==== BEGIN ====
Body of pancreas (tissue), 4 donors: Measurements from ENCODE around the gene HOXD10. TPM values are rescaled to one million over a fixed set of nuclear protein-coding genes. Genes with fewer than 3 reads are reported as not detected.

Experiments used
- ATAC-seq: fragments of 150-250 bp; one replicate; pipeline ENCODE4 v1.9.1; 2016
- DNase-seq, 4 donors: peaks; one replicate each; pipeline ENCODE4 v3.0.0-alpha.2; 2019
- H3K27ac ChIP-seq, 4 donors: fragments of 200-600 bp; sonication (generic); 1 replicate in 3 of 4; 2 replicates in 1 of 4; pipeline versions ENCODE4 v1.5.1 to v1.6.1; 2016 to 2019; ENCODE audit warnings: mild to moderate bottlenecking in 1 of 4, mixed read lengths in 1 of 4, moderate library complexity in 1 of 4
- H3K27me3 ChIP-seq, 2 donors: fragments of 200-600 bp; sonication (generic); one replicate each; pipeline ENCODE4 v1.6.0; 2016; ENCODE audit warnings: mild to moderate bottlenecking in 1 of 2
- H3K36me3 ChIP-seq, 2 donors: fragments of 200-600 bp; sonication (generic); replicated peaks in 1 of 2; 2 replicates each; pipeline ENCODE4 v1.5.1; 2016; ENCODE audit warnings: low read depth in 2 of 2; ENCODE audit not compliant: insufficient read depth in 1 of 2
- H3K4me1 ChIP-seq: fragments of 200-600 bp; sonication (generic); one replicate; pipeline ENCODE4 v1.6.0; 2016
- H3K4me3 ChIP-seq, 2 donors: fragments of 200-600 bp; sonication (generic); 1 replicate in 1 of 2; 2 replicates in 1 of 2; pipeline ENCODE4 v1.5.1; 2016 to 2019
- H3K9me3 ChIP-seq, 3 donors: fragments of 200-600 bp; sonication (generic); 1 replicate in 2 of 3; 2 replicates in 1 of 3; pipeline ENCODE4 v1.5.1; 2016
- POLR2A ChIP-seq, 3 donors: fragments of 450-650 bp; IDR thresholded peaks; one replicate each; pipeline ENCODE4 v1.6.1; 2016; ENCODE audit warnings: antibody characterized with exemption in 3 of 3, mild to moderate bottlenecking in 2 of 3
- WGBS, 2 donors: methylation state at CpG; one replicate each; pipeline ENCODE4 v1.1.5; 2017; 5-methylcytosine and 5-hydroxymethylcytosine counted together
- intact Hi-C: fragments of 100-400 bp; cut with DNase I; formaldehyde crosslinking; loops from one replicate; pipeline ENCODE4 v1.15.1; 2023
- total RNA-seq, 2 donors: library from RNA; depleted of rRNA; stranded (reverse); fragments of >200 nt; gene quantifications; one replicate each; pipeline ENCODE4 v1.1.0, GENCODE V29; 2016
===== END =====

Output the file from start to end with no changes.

Body of pancreas (tissue), 4 donors: Measurements from ENCODE around the gene HOXD10. TPM values are rescaled to one million over a fixed set of nuclear protein-coding genes. Genes with fewer than 3 reads are reported as not detected.

Experiments used
- ATAC-seq: fragments of 150-250 bp; one replicate; pipeline ENCODE4 v1.9.1; 2016
- DNase-seq, 4 donors: peaks; one replicate each; pipeline ENCODE4 v3.0.0-alpha.2; 2019
- H3K27ac ChIP-seq, 4 donors: fragments of 200-600 bp; sonication (generic); 1 replicate in 3 of 4; 2 replicates in 1 of 4; pipeline versions ENCODE4 v1.5.1 to v1.6.1; 2016 to 2019; ENCODE audit warnings: mild to moderate bottlenecking in 1 of 4, mixed read lengths in 1 of 4, moderate library complexity in 1 of 4
- H3K27me3 ChIP-seq, 2 donors: fragments of 200-600 bp; sonication (generic); one replicate each; pipeline ENCODE4 v1.6.0; 2016; ENCODE audit warnings: mild to moderate bottlenecking in 1 of 2
- H3K36me3 ChIP-seq, 2 donors: fragments of 200-600 bp; sonication (generic); replicated peaks in 1 of 2; 2 replicates each; pipeline ENCODE4 v1.5.1; 2016; ENCODE audit warnings: low read depth in 2 of 2; ENCODE audit not compliant: insufficient read depth in 1 of 2
- H3K4me1 ChIP-seq: fragments of 200-600 bp; sonication (generic); one replicate; pipeline ENCODE4 v1.6.0; 2016
- H3K4me3 ChIP-seq, 2 donors: fragments of 200-600 bp; sonication (generic); 1 replicate in 1 of 2; 2 replicates in 1 of 2; pipeline ENCODE4 v1.5.1; 2016 to 2019
- H3K9me3 ChIP-seq, 3 donors: fragments of 200-600 bp; sonication (generic); 1 replicate in 2 of 3; 2 replicates in 1 of 3; pipeline ENCODE4 v1.5.1; 2016
- POLR2A ChIP-seq, 3 donors: fragments of 450-650 bp; IDR thresholded peaks; one replicate each; pipeline ENCODE4 v1.6.1; 2016; ENCODE audit warnings: antibody characterized with exemption in 3 of 3, mild to moderate bottlenecking in 2 of 3
- WGBS, 2 donors: methylation state at CpG; one replicate each; pipeline ENCODE4 v1.1.5; 2017; 5-methylcytosine and 5-hydroxymethylcytosine counted together
- intact Hi-C: fragments of 100-400 bp; cut with DNase I; formaldehyde crosslinking; loops from one replicate; pipeline ENCODE4 v1.15.1; 2023
- total RNA-seq, 2 donors: library from RNA; depleted of rRNA; stranded (reverse); fragments of >200 nt; gene quantifications; one replicate each; pipeline ENCODE4 v1.1.0, GENCODE V29; 2016